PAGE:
How to Choose the Best Aider and Etrier for Big Wall Climbing

Click to enlarge
Article By:

Founder and Editor-in-Chief

Last Updated:

Aiders are webbing ladders that are also sometimes called Etriers. This is the piece of gear mentioned first they are the most frequently used piece of gear when aid climbing. On a big wall, except in usually free free climbing pitches, you are usually spending most of your time in aiders. Aiders are the key differentiater between aid climbing and free climbing. When free climbing, the gear is just for protection. In aid climbing, you place protection, clip an aider to it, walk up the aider, reach up and place another piece of protection, repeat.

There is no one-size-fits-all aider. What you buy will depend on the type of wall you are doing. Here is a guide to helping you choose the right aider.

Length and Number of Steps

If you are doing a wall with lots of free climbing, you want a shorter aider that will be less bulky when clipped to the side of your harness. If you are doing an aid-intensive route, you want a longer aider that will give you more bounce-testing options.

When considering length, it is much more important to look at the overall length than the number of steps. All manufacturers count steps differently. For example, the Petzl WallStep 7 Step Etrier is the same length as the Metolius 5 Step Aider because Metolius has sub steps that are not counted. More important than the number of steps is where they are located. If possible, you want to try walking up a pair of aiders with you harness and fifi so you can see if the aider steps are where you want them when resting on a piece.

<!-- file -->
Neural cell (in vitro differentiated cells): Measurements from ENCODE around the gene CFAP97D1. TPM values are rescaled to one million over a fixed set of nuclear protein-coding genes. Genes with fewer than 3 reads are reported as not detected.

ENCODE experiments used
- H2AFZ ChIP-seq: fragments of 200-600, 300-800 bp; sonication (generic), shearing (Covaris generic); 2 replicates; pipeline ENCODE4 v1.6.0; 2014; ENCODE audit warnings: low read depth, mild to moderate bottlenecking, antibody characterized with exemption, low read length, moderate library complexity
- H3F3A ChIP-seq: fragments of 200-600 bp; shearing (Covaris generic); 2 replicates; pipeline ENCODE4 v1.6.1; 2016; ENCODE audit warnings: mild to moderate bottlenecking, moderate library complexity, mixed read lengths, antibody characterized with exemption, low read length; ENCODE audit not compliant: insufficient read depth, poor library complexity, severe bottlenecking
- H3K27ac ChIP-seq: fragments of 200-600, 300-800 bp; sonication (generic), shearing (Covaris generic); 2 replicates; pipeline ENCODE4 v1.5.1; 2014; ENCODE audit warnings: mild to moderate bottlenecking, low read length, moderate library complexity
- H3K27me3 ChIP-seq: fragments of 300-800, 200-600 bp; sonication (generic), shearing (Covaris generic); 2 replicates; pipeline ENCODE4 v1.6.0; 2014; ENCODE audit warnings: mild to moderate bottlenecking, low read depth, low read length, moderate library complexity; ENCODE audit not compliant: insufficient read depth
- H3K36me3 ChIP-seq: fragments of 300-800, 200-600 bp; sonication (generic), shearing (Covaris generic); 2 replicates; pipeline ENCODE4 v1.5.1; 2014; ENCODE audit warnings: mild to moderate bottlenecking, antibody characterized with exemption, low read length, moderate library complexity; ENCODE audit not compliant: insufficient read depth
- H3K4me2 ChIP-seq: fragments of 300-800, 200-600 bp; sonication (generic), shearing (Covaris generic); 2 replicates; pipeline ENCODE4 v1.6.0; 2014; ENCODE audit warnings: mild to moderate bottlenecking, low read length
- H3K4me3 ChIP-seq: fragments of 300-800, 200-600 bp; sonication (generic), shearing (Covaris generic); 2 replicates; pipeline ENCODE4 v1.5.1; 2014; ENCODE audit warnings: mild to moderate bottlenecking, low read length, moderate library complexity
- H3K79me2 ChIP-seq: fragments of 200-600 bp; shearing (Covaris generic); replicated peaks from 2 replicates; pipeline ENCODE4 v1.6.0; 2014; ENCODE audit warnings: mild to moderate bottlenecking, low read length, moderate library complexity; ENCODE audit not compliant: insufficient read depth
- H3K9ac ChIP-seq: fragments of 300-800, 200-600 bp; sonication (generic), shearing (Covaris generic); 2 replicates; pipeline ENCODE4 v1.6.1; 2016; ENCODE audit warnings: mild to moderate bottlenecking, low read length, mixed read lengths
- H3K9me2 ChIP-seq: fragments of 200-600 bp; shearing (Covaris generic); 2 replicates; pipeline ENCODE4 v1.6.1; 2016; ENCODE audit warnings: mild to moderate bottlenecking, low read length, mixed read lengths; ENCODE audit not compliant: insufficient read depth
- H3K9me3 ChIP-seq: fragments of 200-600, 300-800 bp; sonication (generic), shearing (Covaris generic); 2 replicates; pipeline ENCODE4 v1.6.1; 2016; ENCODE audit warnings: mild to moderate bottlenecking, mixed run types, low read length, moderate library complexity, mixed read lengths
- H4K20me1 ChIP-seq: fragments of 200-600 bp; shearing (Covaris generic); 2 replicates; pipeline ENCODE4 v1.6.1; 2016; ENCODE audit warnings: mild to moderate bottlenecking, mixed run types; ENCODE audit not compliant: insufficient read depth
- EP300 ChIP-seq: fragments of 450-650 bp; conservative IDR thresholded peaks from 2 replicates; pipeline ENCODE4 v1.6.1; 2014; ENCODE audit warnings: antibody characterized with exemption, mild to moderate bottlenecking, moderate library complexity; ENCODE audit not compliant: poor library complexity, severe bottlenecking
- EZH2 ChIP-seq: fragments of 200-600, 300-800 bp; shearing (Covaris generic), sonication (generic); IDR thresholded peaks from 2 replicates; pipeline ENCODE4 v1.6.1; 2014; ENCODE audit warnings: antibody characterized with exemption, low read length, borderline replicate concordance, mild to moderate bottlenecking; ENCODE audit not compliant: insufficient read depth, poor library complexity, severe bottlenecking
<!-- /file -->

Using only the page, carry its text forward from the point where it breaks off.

Hopefully one day manufacturers will name their aiders by length rather than by step numbers. That will make it much easier for climbers to compare and contrast them.

Types of Aiders

There are three common types of aiders to consider:

Aid Ladder

Click to enlarge
Example of aid ladder: Metolius 8 Step Ladder.
This is my favorite type of aider for more aid-intensive walls such as Zodiac, The Prow, or The Shield for three reasons:
1) It is much less prone to twists and "going inside out" than standard aiders.
2) You don't have to orient the aider step to the correct side when you are stepping into it. This is especially helpful for beginners, which makes this style aider the best for climbers learning to aid climb.
3) Because the steps are closer together at the top, you can often rest two feet in the aider at the same time.